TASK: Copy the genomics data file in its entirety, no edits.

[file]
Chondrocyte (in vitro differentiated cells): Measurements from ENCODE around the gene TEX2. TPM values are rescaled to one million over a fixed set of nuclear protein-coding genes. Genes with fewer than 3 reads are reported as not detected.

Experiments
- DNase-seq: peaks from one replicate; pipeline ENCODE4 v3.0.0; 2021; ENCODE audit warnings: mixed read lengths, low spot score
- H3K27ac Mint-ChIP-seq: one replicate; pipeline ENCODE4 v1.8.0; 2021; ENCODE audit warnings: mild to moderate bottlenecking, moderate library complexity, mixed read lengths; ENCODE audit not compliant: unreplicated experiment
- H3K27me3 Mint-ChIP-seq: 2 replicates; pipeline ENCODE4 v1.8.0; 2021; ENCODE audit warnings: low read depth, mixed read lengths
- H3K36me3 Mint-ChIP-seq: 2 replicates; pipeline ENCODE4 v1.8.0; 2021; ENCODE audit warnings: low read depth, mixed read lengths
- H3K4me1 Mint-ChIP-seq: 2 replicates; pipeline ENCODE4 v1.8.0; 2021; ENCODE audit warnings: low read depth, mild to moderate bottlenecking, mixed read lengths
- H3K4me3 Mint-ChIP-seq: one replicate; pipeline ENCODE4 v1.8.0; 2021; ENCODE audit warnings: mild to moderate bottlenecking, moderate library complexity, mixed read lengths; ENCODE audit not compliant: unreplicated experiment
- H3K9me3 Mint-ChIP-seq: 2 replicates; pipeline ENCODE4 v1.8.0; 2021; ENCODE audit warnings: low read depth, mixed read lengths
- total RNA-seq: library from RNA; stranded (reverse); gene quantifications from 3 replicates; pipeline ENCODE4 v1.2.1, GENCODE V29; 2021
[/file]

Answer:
Chondrocyte (in vitro differentiated cells): Measurements from ENCODE around the gene TEX2. TPM values are rescaled to one million over a fixed set of nuclear protein-coding genes. Genes with fewer than 3 reads are reported as not detected.

Experiments
- DNase-seq: peaks from one replicate; pipeline ENCODE4 v3.0.0; 2021; ENCODE audit warnings: mixed read lengths, low spot score
- H3K27ac Mint-ChIP-seq: one replicate; pipeline ENCODE4 v1.8.0; 2021; ENCODE audit warnings: mild to moderate bottlenecking, moderate library complexity, mixed read lengths; ENCODE audit not compliant: unreplicated experiment
- H3K27me3 Mint-ChIP-seq: 2 replicates; pipeline ENCODE4 v1.8.0; 2021; ENCODE audit warnings: low read depth, mixed read lengths
- H3K36me3 Mint-ChIP-seq: 2 replicates; pipeline ENCODE4 v1.8.0; 2021; ENCODE audit warnings: low read depth, mixed read lengths
- H3K4me1 Mint-ChIP-seq: 2 replicates; pipeline ENCODE4 v1.8.0; 2021; ENCODE audit warnings: low read depth, mild to moderate bottlenecking, mixed read lengths
- H3K4me3 Mint-ChIP-seq: one replicate; pipeline ENCODE4 v1.8.0; 2021; ENCODE audit warnings: mild to moderate bottlenecking, moderate library complexity, mixed read lengths; ENCODE audit not compliant: unreplicated experiment
- H3K9me3 Mint-ChIP-seq: 2 replicates; pipeline ENCODE4 v1.8.0; 2021; ENCODE audit warnings: low read depth, mixed read lengths
- total RNA-seq: library from RNA; stranded (reverse); gene quantifications from 3 replicates; pipeline ENCODE4 v1.2.1, GENCODE V29; 2021